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Jim Reilly
Jim Reilly, Crim Defense Atty
Category: Criminal Law
Satisfied Customers: 1805
Experience:  CA Atty since 1976, primarily criminal law. 150+ jury trials.
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This question is about arrest procedures in CA: a person

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This question is about arrest procedures in CA: a person is sitting in his car, in a grocery store parking lot and is approached by police, who ask him what he is doing...he says he's waiting for his friend who is in the bathroom. He then implies consent to search the car after he gets out of the car so he can reach his ID in his front pocket. (when asked by police if they can search his car, he says "well, you're gonna do it anyways" as he is sitting on the curb) ...then, consequently they find contraband in his car...somewhere along the line he is handcuffed... at what point is he under arrest and at what point are they required to inform him and/or read him his miranda rights? Friend of mine was in this situation and despite being handcuffed and subsequently questioned by police, was not read his rights until he was at the police station being booked.)
Hello againCustomer...

Clearly, this person was under arrest once he was handcuffed. From that moment on, any questioning was custodial interrogation and, to the extent that such questioning occurred before he was Mirandized, his answers are subject to being suppressed in court.

In the situation you described, your friend was not required to answer the very first (or any other) question. He did not have to tell the cops what he was doing; did not have to provide identification, did not have to get out of his car; did not have to consent to the search of his vehicle. However, once he did each of these things, the cops could legally look in the vehicle and the discovery of the contraband is admissible evidence against him.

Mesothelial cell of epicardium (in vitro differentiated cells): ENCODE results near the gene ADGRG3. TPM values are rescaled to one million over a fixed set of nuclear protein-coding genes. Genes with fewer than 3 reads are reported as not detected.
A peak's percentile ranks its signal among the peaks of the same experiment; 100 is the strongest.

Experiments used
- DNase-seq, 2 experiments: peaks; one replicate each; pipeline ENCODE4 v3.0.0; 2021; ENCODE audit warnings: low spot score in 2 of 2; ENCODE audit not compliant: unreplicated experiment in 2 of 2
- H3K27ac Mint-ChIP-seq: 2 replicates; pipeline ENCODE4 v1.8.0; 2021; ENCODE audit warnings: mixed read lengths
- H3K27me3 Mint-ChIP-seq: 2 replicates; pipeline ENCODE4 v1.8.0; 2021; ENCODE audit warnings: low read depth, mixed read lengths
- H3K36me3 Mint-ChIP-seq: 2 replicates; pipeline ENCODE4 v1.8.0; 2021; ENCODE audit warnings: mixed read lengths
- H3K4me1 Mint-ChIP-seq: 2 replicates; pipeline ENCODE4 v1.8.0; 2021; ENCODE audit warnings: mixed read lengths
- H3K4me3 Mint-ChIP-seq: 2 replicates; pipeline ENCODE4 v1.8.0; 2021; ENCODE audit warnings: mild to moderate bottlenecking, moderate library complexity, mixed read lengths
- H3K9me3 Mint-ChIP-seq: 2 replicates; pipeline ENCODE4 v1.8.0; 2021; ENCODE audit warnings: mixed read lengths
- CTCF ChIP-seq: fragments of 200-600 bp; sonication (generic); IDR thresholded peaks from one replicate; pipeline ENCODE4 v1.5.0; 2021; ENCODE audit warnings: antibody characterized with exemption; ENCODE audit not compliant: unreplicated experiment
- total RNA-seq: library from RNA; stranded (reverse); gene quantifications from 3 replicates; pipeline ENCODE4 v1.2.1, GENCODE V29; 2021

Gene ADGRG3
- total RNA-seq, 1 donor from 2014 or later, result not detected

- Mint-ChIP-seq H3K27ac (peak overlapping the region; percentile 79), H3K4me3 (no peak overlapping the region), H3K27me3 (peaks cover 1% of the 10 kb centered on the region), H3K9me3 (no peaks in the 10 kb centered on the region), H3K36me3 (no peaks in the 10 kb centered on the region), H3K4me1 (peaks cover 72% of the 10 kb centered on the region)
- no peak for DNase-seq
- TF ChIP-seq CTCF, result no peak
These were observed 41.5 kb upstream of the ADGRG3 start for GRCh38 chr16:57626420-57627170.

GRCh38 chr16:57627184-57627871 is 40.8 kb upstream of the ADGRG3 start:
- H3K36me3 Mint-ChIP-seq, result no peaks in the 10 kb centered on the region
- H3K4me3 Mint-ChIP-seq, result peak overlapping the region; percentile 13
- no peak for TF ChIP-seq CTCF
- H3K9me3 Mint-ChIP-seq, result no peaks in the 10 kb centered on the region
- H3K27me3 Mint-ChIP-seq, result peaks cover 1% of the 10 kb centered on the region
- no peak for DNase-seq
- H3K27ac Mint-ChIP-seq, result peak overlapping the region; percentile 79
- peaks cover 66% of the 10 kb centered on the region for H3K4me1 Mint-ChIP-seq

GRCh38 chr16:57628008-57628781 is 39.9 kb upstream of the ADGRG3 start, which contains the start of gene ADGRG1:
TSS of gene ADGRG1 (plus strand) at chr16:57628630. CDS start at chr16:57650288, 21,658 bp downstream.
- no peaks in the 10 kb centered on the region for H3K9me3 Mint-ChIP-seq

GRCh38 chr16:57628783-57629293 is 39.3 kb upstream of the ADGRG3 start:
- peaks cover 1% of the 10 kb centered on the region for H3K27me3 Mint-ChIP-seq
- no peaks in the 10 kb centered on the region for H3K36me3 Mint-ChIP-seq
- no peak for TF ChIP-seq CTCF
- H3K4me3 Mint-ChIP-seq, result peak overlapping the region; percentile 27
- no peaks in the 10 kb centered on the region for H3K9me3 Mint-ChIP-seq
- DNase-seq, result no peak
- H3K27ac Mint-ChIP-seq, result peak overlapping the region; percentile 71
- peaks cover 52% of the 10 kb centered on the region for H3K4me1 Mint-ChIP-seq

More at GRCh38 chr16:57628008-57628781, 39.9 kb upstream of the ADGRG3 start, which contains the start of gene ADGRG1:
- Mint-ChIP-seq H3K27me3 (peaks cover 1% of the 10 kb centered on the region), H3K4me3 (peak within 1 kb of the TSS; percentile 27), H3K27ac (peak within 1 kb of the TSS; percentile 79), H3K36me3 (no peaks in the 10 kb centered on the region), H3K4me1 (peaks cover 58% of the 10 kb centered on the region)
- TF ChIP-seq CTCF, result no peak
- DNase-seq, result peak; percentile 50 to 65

What's wrong, primarily, was the fact that your friend, like most people, has a misconception of just what the cops can or cannot do and what response(s) are required of people when approached by cops (though, as I mentioned above, his un-Mirandized, post-arrest statements are subject to suppression).

Thanks again for asking your question here on JustAnswer. If you have any other questions about this situation, please let me know.
Customer: replied 5 years ago.
Cool! Would never have believed you were up this late or would have requested you personally -- esp. since you are already familiar with this given what I said above, as well as what you know from previous questions (yes, I have enough hubris to believe that you recall the details of the case) there any chance of having the case dismissed because they violated his rights?
LOL, I am almost always up late!

Is this the same situation as the question I answered about "furtive movements" being the reason why the cops approached the individual in the vehicle?

While the failure to Mirandize can result in suppression of any statements that he made after his arrest and prior to being read his rights, the case can still be prosecuted on the basis of other evidence (such as the contraband found in the car).

Generally speaking, violation of rights does not mean automatic dismissal, just suppression of evidence. Of course, if the suppression leaves no evidence, the DA will be forced to dismiss. That seems unlikely to be the case here, as the scenario described would still allow for the admissibility of the contraband found in the car. And, since this individual was in the car, he would be considered in possession thereof even if it didn't belong to him.

Thanks again for asking your question here on JustAnswer. If you have any other questions about this situation, please let me know.
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